The family of the 14-year-old girl denounce that a Muslim neighbor kidnapped her and they were married the day she was taken.
The abduction and forced conversion of Christian girls in Pakistan continued with impunity as another minor was separated from her parents the first week of the year, sources said.
Mahnoor Ashraf, a 14-year-old Pentecostal Christian, went missing shortly after leaving her home in Lahore’s Cantonment area for a nearby shop the morning of January 4, relatives said.
Her father, Ashraf Masih Chaudhry, told police that their Muslim neighbor, 45-year-old Muhammad Ali Khan Ghauri, abducted her with help of his friends. Mahnoor, the youngest of four children, was accompanied by her 8-year-old nephew when she was abducted, Chaudhry told police.
Mahnoor’s older brother, Akram Masih Chaudhry, said that the family began searching for her immediately after the nephew informed them of her abduction. Upon learning that Ghauri, who is married with two children, had taken Mahnoor, they went to his house but he wasn’t there, Akram said.
“Ghauri’s house is on the same street, and our families had good terms with each other,” Akram said. “We don’t know when he managed to lure Mahnoor into a relationship.”
He said Ghauri has been missing from his house since that day.
The family registered a First Information Report (FIR No. 58/22) with the South Cantt police on Jan. 5, but the investigating officer was slow to act on their case, Akram said.
“Finally, on January 7, Ghauri’s family informed us that Mahnoor had allegedly converted to Islam and married Ghauri on January 4, the day she was taken,” he said.
Mahnoor’s father has filed charges with police against all suspects involved in abducting, forcibly converting and illegally marrying the minor with her abductor, Akram said.
Ghauri abducted Mahnoor with help from friends Muhammad Waqas, Raza Ali and Muhammad Imran, and local cleric Muhammad Ibrar performed the Islamic marriage despite knowing that she was a minor, Akram said.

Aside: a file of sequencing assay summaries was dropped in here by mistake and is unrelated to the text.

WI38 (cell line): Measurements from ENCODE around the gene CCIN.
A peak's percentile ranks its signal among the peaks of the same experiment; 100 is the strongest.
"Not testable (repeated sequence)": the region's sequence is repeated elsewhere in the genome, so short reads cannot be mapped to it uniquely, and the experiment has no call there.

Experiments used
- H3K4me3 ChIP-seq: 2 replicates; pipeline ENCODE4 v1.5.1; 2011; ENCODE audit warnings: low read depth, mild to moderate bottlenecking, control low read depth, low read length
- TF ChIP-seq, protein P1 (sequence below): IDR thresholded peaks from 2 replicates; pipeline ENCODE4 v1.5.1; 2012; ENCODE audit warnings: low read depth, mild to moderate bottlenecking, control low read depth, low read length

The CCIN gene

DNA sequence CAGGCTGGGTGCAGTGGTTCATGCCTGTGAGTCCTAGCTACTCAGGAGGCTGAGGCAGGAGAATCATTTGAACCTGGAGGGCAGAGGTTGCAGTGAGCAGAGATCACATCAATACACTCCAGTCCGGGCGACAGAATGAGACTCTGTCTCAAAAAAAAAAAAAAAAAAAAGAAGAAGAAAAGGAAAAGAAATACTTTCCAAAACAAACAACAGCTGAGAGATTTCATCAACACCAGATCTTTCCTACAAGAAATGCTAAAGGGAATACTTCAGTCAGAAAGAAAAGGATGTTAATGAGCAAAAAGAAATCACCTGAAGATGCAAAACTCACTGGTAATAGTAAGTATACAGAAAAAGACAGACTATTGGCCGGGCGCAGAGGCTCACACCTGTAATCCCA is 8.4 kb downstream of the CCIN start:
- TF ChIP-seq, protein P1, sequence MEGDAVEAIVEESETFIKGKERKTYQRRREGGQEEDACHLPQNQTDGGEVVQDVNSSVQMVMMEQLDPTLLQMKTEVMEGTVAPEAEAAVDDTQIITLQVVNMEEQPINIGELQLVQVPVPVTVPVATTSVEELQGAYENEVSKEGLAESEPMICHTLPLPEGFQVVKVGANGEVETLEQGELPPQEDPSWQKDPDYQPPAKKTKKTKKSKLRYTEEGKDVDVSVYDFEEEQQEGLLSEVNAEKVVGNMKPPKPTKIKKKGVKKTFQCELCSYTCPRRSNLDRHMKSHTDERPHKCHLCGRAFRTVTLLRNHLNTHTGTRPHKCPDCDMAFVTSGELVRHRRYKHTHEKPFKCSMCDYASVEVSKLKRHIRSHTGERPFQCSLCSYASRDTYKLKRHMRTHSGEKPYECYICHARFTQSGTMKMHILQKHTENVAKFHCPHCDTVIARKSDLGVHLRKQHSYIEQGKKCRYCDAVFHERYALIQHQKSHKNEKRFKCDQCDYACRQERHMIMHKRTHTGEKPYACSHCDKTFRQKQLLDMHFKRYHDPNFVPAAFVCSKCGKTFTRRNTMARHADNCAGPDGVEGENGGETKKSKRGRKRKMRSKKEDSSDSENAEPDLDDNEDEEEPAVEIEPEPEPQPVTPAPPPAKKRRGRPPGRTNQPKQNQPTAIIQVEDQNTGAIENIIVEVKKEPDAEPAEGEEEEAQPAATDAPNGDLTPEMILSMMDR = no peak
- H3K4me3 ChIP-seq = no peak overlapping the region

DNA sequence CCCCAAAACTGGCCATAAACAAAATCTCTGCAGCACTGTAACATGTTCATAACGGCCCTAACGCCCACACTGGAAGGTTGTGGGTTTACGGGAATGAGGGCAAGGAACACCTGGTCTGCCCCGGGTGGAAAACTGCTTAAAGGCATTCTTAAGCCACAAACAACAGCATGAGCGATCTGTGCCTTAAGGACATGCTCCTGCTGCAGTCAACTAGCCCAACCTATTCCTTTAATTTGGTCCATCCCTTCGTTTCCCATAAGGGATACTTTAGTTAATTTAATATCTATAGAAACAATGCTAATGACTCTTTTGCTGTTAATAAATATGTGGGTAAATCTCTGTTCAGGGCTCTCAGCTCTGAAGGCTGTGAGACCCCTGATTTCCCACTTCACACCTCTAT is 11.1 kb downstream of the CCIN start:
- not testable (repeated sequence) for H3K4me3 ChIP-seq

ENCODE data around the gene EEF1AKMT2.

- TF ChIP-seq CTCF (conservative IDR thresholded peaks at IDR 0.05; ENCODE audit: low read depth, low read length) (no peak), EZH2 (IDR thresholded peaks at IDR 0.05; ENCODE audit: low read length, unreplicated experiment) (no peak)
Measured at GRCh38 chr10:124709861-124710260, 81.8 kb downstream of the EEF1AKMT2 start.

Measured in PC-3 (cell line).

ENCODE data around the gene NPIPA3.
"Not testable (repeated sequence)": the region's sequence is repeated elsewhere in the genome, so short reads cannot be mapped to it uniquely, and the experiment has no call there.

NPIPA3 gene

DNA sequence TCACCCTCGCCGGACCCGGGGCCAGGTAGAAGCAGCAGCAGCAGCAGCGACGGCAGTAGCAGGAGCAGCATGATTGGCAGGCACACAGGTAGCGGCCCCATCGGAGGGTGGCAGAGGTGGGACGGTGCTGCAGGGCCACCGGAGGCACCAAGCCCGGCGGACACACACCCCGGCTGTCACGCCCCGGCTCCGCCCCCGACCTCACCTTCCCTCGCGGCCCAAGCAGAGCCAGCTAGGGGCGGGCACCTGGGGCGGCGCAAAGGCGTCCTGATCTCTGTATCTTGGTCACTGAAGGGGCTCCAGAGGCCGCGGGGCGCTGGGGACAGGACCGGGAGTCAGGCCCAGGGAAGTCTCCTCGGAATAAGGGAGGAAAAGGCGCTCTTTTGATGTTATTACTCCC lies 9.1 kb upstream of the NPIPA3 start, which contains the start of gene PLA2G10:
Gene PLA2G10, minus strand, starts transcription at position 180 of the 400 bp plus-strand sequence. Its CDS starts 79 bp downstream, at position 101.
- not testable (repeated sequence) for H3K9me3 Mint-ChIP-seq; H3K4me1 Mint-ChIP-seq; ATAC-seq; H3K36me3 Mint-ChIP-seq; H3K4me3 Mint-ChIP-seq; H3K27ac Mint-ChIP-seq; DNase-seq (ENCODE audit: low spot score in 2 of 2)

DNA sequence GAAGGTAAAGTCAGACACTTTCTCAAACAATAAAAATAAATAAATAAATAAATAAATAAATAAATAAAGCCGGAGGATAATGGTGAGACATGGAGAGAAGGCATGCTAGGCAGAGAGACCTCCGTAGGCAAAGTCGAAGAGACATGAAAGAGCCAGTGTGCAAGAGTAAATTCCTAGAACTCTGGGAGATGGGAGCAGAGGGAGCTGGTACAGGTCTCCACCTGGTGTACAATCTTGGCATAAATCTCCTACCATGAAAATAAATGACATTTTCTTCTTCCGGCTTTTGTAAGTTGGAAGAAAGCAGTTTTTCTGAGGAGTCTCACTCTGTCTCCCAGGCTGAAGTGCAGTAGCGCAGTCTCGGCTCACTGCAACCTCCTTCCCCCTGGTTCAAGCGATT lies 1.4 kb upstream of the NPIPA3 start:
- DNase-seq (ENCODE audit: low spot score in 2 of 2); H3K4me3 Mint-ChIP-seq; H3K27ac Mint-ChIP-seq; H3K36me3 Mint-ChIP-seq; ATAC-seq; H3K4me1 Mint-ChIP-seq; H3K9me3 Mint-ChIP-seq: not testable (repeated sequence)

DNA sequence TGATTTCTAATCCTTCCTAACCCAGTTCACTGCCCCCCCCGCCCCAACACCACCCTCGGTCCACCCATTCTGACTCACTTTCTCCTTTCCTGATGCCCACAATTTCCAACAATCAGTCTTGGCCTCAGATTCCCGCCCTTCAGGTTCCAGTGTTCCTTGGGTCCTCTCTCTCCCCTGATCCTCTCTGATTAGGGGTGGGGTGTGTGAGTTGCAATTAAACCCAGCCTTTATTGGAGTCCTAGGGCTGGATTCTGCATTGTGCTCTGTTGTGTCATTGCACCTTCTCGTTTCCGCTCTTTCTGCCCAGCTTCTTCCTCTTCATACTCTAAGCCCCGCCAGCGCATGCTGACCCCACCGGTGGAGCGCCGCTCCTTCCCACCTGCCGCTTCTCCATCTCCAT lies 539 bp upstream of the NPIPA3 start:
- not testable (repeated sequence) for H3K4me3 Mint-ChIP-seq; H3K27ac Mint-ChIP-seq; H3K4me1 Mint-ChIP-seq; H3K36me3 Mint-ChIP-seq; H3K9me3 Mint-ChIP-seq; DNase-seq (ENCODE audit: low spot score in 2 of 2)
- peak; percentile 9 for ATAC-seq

He noted that the Islamic marriage certificate states Mahnoor’s age as 19, though her birth certificate shows she was born on Aug. 19, 2007.
Police have yet to recover Mahnoor, Akram said, adding that they fear for his mother’s health due to her state of shock and grief.
“The police are not doing anything to find Mahnoor,” he said.
Child marriages are criminal under Pakistan’s Child Marriage Restraint laws.
While Pakistani law recognizes intercourse with a girl below 16 years of age with or without her consent as rape punishable by death, courts have repeatedly held that the marriage of an underage Muslim girl cannot be termed invalid because Islamic law holds that a consenting girl who has reached puberty can marry, human rights lawyers say.
Mahnoor’s abduction adds to the growing list of Christian girls alleged to have been forcibly converted and married to their Muslim abductors, particularly in Punjab and Sindh provinces.
A parliamentary panel on minorities had last year forwarded key legislation to the government on curbing forced conversions of minority girls, recommending that only adults should be allowed to change religion and only after appearing before a senior district judge.
The government of Prime Minister Imran Khan, however, strongly opposed the legislation. Federal Minister for Religious Affairs Pir Noorul Haq Qadri categorically stated that the government is opposed to a restriction on religious conversion before the age of 18 years.
“If someone aged 14 years wishes to convert to some other religion, they could not be stopped,” the minister commented during a meeting of the Senate parliamentary committee on minorities’ rights on July 14, 2021.
Qadri added that if someone wished to change their religion before reaching age 18, it was their choice, and that “a Nikah [Islamic marriage] or marriage before 18 was another discussion.”
Christian activists in Pakistan observed Human Rights Day on December 10, organizing countrywide protests against the forced conversions of underage minority girls. A social media campaign urged missionary schools to close the institutions on Dec. 10 in protest of forced conversions, religious intolerance, and extremism.
The protests by rights activists and church leaders, however, failed to move the government, ostensibly because of its policy of appeasing Islamist voters.
The U.S. State Department on Nov. 15 re-designated Pakistan as a Country of Particular Concern, a term used for states that commit or condone religious rights violations under the U.S. International Religious Freedom Act. Previously Pakistan had been added to the list on Nov. 28, 2018.
Pakistan ranked eighth on Open Doors 2022 World Watch List of the 50 countries where it is most difficult to be a Christian.